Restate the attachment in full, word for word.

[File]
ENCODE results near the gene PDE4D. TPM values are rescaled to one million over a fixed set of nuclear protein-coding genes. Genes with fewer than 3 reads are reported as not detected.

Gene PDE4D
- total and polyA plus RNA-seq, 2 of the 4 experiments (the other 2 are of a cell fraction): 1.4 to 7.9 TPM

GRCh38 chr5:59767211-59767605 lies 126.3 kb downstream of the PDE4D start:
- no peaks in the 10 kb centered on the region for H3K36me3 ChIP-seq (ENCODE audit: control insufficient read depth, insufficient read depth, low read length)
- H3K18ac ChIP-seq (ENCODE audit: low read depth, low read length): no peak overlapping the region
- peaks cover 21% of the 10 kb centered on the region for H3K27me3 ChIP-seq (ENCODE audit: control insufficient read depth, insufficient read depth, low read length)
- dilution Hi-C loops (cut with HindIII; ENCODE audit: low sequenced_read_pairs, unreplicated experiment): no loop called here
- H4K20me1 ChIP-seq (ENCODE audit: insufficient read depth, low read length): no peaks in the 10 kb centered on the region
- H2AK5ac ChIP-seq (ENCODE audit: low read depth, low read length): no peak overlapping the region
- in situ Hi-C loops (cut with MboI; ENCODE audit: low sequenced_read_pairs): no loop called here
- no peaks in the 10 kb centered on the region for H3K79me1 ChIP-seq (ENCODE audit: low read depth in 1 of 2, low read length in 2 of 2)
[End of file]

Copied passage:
ENCODE results near the gene PDE4D. TPM values are rescaled to one million over a fixed set of nuclear protein-coding genes. Genes with fewer than 3 reads are reported as not detected.

Gene PDE4D
- total and polyA plus RNA-seq, 2 of the 4 experiments (the other 2 are of a cell fraction): 1.4 to 7.9 TPM

GRCh38 chr5:59767211-59767605 lies 126.3 kb downstream of the PDE4D start:
- no peaks in the 10 kb centered on the region for H3K36me3 ChIP-seq (ENCODE audit: control insufficient read depth, insufficient read depth, low read length)
- H3K18ac ChIP-seq (ENCODE audit: low read depth, low read length): no peak overlapping the region
- peaks cover 21% of the 10 kb centered on the region for H3K27me3 ChIP-seq (ENCODE audit: control insufficient read depth, insufficient read depth, low read length)
- dilution Hi-C loops (cut with HindIII; ENCODE audit: low sequenced_read_pairs, unreplicated experiment): no loop called here
- H4K20me1 ChIP-seq (ENCODE audit: insufficient read depth, low read length): no peaks in the 10 kb centered on the region
- H2AK5ac ChIP-seq (ENCODE audit: low read depth, low read length): no peak overlapping the region
- in situ Hi-C loops (cut with MboI; ENCODE audit: low sequenced_read_pairs): no loop called here
- no peaks in the 10 kb centered on the region for H3K79me1 ChIP-seq (ENCODE audit: low read depth in 1 of 2, low read length in 2 of 2)